Volkswagen won an important ruling from a divided U.S. Court of Appeals for the Ninth Circuit that eliminated significant liability for the company in massive securities litigation involving $8.3 billion of bonds. The ruling will also limit the ability of plaintiffs in the Ninth Circuit, home of many of America’s leading technology companies, to use the Supreme Court’s Affiliated Ute presumption of reliance in securities lawsuits more generally. As the dissenting judge stated in the June 25 ruling reversing the lower court, this decision “narrows drastically the availability of the Affiliated Ute presumption of reliance” to plaintiffs.
The Ninth Circuit reversed and remanded the case for the district court to determine whether “a triable issue of material fact exists” as to whether plaintiff, Puerto Rico Government Employees & Judiciary Retirement Systems Administration, relied on the challenged statements, or if summary judgment is appropriate on its individual claims. Most significantly, even if plaintiff’s claims withstand summary judgment, this case cannot proceed as a class action with hundreds of millions in potential damages at stake. As the Ninth Circuit has previously recognized, without the Affiliated Ute presumption, “individual questions of reliance would predominate over questions common to the class.”
Nor can plaintiff rely on Basic’s fraud-on-the-market theory to prove reliance in this case. As the district court previously held, plaintiff “purchased the bonds at issue at a time when the bonds were not actively traded on a well-developed market” and thus Basic cannot apply. Instead, the plaintiff is limited to recovering alleged losses of just $66,000.
Clarifying Affiliated Ute
The Supreme Court held 49 years ago in Affiliated Ute that when securities litigation plaintiffs raise claims that a defendant has failed to disclose material information, they do not have to show reliance. The reasoning is that it is too difficult to prove the speculative negative that plaintiffs would have relied on the omitted information had it been disclosed. In so-called “mixed” cases, where plaintiffs are alleging both omissions and affirmative misrepresentations, courts in the Ninth Circuit have looked to whether the allegations primarily involve omissions, but the parameters of this test were unclear.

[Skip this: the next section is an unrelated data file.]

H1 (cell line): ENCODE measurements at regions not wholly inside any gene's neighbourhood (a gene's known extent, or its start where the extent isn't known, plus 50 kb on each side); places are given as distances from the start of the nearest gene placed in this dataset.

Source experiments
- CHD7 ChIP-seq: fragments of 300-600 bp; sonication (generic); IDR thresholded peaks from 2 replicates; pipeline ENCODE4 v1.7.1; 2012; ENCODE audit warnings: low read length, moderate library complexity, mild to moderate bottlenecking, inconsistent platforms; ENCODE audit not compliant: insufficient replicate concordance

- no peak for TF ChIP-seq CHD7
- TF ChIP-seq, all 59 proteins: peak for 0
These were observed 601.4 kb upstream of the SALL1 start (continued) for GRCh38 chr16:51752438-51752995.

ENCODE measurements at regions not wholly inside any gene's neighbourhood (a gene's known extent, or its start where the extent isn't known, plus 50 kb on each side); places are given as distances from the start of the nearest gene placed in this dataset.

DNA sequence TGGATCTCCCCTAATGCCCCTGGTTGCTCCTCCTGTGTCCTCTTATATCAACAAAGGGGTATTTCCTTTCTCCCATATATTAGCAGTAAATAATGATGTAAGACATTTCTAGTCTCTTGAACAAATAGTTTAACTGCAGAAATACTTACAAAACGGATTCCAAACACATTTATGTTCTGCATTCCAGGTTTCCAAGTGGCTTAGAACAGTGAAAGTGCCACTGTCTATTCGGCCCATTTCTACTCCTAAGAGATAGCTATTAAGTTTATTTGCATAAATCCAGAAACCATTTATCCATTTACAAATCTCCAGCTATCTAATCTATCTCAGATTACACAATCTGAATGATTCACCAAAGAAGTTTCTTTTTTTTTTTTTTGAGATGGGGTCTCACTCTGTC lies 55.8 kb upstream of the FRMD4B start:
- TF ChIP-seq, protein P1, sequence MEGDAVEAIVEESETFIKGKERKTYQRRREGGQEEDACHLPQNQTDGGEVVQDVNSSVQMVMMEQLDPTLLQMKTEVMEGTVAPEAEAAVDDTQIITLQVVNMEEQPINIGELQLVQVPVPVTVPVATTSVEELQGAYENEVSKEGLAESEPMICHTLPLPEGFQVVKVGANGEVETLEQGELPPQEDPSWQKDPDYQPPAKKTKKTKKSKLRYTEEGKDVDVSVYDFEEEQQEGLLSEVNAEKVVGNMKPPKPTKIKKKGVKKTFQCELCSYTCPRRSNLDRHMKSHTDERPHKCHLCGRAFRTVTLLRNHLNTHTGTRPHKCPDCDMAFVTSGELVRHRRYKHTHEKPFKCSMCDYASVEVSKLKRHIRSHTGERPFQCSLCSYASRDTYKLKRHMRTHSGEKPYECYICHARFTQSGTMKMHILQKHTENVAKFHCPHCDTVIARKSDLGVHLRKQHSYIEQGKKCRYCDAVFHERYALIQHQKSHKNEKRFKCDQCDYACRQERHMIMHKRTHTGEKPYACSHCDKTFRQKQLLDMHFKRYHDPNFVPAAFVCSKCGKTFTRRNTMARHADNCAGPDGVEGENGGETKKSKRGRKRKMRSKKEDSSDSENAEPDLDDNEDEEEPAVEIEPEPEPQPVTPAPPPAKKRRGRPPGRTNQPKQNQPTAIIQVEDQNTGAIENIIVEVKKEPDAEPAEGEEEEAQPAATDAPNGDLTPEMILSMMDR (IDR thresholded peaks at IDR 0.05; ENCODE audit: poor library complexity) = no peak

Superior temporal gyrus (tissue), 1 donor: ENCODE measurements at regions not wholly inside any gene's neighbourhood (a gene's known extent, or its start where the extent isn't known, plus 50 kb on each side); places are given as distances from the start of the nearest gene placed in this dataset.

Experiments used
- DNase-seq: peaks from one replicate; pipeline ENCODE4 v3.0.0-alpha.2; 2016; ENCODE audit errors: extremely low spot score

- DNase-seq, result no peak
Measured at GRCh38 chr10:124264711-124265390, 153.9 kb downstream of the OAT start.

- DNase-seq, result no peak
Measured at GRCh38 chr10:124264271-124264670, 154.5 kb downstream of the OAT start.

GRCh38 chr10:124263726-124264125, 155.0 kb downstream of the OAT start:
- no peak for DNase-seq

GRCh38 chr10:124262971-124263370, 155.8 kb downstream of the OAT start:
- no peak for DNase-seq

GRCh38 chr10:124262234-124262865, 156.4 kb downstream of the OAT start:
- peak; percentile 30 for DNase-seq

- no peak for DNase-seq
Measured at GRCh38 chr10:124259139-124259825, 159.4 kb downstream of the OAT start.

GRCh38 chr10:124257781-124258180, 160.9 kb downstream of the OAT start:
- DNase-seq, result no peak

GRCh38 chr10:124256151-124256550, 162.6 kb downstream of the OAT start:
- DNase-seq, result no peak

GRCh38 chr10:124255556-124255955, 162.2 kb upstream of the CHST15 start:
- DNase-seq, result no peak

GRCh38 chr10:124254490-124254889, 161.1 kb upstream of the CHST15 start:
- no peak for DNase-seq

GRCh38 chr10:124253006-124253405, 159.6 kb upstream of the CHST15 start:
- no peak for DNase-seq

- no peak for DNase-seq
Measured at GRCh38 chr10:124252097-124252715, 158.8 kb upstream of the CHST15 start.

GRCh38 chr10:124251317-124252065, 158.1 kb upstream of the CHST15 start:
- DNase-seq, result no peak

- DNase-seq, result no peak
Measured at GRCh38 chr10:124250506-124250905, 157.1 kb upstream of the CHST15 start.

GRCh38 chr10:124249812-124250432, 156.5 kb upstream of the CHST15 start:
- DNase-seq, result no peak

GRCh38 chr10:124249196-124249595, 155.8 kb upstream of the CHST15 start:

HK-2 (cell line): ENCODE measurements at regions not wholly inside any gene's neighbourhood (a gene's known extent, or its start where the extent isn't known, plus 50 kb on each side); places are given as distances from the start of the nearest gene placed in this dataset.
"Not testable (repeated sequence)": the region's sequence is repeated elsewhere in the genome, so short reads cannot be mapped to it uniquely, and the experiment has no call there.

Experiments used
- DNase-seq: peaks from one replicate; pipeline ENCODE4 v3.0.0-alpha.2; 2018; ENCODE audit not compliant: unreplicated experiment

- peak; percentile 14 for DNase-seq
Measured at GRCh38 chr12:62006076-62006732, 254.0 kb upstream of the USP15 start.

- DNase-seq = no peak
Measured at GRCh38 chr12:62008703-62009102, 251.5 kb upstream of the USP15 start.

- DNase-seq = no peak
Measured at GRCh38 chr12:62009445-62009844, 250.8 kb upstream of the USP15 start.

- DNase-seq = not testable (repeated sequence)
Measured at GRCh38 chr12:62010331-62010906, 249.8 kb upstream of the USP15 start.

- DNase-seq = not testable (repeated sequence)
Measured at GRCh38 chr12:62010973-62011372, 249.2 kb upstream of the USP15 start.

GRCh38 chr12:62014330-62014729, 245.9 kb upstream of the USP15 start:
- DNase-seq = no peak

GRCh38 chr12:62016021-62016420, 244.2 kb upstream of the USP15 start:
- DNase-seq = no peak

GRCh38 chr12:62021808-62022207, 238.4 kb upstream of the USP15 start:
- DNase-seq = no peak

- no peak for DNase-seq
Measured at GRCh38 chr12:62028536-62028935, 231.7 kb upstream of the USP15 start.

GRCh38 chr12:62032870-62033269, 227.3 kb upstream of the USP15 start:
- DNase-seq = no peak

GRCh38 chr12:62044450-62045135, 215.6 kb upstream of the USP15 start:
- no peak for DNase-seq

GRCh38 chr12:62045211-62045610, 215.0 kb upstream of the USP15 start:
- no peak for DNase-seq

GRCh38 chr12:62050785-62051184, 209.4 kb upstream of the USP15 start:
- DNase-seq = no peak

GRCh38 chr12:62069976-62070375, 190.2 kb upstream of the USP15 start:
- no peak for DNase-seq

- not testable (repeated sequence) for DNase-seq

This case involved alleged misstatements and omissions. The plaintiff had bought $4 million of bonds from a Volkswagen U.S. subsidiary in a private placement in 2014. The following year, federal and California environmental regulators cited Volkswagen for installing “defeat devices” to evade emissions laws. This caused the market price of the plaintiff’s bonds to fall below par value.
The plaintiff filed this purported securities class action alleging 10-b-5 claims, seeking to represent other investors who bought Volkswagen bonds in three private placements in 2014 and 2015, with hundreds of millions of dollars at stake. When the district court denied Volkswagen’s motion for summary judgment, citing Affiliated Ute, S&C persuaded the district court and the Ninth Circuit to grant an interlocutory appeal to clarify the scope of this Supreme Court ruling.
S&C emphasized that the plaintiff, a sophisticated investor, had devoted ten pages of its complaint to chronicling alleged affirmative misrepresentations in the offering documents that it had relied on. For that reason, the Firm maintained, Affiliated Ute did not apply.
The Ninth Circuit agreed, finding that these facts “push this case outside Affiliated Ute’s narrow presumption.”
The appeal attracted amicus briefs from prominent securities experts and business groups supporting Volkswagen. One, written by former SEC commissioner Joseph Grundfest of Stanford Law School, was filed on behalf of other former high-ranking SEC officials and professors in securities law. Another was filed by the Chamber of Commerce of the United States, the Securities Industry and Financial Markets Association, and the Alliance for Automotive innovation, which all warned that the lower court decision, if not reversed, “would impose significant costs on American companies and investors.”
“It’s likely the most important interpretation of the Affiliated Ute presumption of reliance, which is absolutely central in major litigation involving private placements and debt issuances that don’t trade on public markets,” says Professor Grundfest about the Ninth Circuit’s decision.
S&C’s team was led by Robert Giuffra Jr. and Suhana Han.